To her [Eloise], she’s a doctor, a healer, a practitioner. People come to her with things. She’s a powerful woman.
The house she lives in belonged to the man who sold her children. She killed him and stole his house. There are all these things that are very menacing, but she seems like a loving grandmother. Doesn’t she?
Horror Fuel: “She does actually remind me of my grandmother. She knew all about Hoodoo and rootwork. My great grandmother was run out of town for being a practitioner. She taught us a thing or two.”
Loretta Devine: “Oh! Was she? There are all kinds of things to be scared of. They were passed down. You know, these young kids, they’re on the internet all the time, I don’t know how they get their schooling on these things.
You put that all together and realize that evil does exist. That’s what’s so scary more than anything else, that some of this has truth in it. It’s not just malarky, you know what I’m saying?”
Horror Fuel: “I do. If I may ask, Spell is pretty dark and scary, was there anything during filming that really spooked or scared you?”
Loretta Devine: “We filmed this thing in South Africa. We were there for six weeks and we lived in a hotel that was in a resort area. They had a lot of shops and everything. We would have to drive about an hour away to the set that they had built. Out in this winery that was way out in the woods. You would see herds of zebra crossing some mornings. But I think the scariest thing for me was that we would come back to the hotel late at night and it would be locked down. I mean chains and locks. I would be like, ‘Who is coming that we need chains?’ That part was scary. At the place that we were filming at, they had guards out in the woods. It was just surrounded by fear. I guess I should say there was a fear of the unknown.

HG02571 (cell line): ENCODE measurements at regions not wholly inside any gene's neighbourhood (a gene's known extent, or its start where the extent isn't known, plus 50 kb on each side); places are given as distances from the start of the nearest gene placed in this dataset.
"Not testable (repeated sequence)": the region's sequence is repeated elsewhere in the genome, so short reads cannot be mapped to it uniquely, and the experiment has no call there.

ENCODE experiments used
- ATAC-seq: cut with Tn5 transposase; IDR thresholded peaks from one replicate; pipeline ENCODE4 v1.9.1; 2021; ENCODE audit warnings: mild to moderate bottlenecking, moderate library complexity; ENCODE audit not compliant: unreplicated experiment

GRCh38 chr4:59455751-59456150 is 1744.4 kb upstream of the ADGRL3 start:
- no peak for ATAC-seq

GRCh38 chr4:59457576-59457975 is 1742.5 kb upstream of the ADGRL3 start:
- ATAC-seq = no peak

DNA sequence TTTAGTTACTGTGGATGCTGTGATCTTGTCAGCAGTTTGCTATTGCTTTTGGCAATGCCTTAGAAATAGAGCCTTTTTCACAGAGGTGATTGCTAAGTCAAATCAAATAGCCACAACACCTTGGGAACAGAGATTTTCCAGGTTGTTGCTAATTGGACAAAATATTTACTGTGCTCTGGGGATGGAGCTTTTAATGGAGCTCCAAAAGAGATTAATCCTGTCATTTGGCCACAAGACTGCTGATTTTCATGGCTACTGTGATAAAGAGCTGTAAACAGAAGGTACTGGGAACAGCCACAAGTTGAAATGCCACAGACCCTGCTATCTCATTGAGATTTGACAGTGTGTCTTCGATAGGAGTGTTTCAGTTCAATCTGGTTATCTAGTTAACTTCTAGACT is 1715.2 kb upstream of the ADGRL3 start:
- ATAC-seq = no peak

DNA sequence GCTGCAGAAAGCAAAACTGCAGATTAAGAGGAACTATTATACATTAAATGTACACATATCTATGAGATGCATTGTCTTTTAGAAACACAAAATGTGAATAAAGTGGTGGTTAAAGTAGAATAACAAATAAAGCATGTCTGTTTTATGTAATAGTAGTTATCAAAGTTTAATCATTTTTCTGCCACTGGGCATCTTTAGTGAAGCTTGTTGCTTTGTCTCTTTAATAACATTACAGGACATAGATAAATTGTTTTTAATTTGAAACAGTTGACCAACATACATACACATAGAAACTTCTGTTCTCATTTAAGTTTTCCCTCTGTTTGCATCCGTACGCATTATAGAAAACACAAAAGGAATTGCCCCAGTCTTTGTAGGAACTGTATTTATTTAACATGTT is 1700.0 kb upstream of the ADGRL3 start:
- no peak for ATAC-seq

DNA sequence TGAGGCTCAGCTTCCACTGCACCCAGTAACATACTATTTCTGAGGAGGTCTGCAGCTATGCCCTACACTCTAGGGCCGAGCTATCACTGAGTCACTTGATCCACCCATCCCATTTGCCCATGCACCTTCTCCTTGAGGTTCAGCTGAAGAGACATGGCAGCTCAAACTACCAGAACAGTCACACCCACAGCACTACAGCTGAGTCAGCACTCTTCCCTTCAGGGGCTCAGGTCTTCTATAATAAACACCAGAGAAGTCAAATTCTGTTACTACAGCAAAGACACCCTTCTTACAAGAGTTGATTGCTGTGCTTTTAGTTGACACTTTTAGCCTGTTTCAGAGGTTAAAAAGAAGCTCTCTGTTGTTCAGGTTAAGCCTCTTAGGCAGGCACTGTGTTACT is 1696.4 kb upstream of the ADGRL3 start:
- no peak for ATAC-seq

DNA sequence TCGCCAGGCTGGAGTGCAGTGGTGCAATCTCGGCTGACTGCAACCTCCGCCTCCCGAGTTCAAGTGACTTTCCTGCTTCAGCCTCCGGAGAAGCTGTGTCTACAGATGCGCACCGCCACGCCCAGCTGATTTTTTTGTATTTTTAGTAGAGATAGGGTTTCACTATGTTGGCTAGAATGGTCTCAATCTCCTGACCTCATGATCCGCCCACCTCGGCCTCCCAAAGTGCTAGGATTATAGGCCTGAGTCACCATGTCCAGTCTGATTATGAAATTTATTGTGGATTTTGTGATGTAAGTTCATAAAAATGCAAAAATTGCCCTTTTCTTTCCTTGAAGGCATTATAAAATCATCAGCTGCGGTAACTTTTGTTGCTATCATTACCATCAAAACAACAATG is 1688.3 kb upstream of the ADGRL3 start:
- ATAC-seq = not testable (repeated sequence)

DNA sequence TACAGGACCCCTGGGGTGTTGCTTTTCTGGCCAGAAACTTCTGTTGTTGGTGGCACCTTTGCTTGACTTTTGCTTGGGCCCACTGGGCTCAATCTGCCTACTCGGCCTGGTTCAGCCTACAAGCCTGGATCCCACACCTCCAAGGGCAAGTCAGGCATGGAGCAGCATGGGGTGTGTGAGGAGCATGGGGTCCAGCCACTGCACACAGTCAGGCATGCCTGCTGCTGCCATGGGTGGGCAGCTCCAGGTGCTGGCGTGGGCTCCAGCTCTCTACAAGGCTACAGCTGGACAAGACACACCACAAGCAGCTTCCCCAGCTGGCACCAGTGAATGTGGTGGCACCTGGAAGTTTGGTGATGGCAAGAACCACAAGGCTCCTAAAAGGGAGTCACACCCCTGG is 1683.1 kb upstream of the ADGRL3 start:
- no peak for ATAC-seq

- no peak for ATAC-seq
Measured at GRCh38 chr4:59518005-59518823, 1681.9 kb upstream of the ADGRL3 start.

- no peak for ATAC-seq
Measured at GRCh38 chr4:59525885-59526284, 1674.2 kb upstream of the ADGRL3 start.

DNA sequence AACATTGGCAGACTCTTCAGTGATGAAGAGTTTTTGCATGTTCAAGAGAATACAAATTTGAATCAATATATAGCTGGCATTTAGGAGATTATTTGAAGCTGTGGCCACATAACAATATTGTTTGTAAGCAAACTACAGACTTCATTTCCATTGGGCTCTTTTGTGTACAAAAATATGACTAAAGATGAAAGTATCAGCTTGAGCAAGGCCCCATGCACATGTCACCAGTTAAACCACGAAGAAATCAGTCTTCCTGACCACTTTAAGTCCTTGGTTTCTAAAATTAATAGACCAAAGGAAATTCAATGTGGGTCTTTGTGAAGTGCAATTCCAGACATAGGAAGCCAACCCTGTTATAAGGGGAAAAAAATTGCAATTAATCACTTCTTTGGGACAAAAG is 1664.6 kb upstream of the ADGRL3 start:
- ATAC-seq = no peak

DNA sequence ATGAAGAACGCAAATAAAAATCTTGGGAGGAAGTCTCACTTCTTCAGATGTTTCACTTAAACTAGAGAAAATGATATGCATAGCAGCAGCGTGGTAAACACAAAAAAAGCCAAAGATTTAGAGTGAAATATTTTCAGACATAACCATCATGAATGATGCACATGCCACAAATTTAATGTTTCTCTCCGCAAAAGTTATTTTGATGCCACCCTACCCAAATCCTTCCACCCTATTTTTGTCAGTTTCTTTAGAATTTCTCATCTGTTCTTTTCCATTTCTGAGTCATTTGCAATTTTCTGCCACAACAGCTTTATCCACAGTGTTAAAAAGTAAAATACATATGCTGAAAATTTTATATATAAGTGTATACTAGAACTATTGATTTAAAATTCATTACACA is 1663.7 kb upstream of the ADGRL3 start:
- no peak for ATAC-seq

I was in the first two Urban Legends, I played the cop that saved everybody, and I was in Supernatural, that was scary to me too. It was a challenge for me to do this kind of work.”
Horror Fuel: “That does sound scary. I loved you in Urban Legend. I got a kick out of Reese’s obsession with Foxy Brown.”
Loretta Devine: “Right! I was a good guy in that one, but Marquis is the good guy in this one. He was a city boy but Eloise wanted him to know that he was from the Appalachian Mountains. That he belonged here with us [laughter]. That sums up the movie really.”
Horror Fuel: “I think Eloise teaches him a thing or two. And oh my god, that thing with his foot!”
Loretta Devine: “You can feel it can’t you?”
Horror Fuel: “I cringed so hard and didn’t realize I was holding onto mine for dear life until it started to actually hurt.”
Loretta Devine: “I thought the scene with his tongue was good.”
Horror Fuel: “That was a good trick.
Loretta Devine: “She makes him face his rage and discover his true power.”
Speaking of power, Mrs. Devine fantastic in Spell, she was a pleasure to talk with. In Spell, she portrays a “sweet southern grandma” mixed with a ruthless villain like nobody’s business. She delivers a certain charm in Spell and things just wouldn’t be the same if they had gone with a different actress. She absolutely killed it! I guess you can say she put a spell on me.
Spell, which we call “spooky as hell” in our review, arrives on October 30th on Video-On-Demand and Digital, from Paramount Home Entertainment, just in time for Halloween! Go watch it!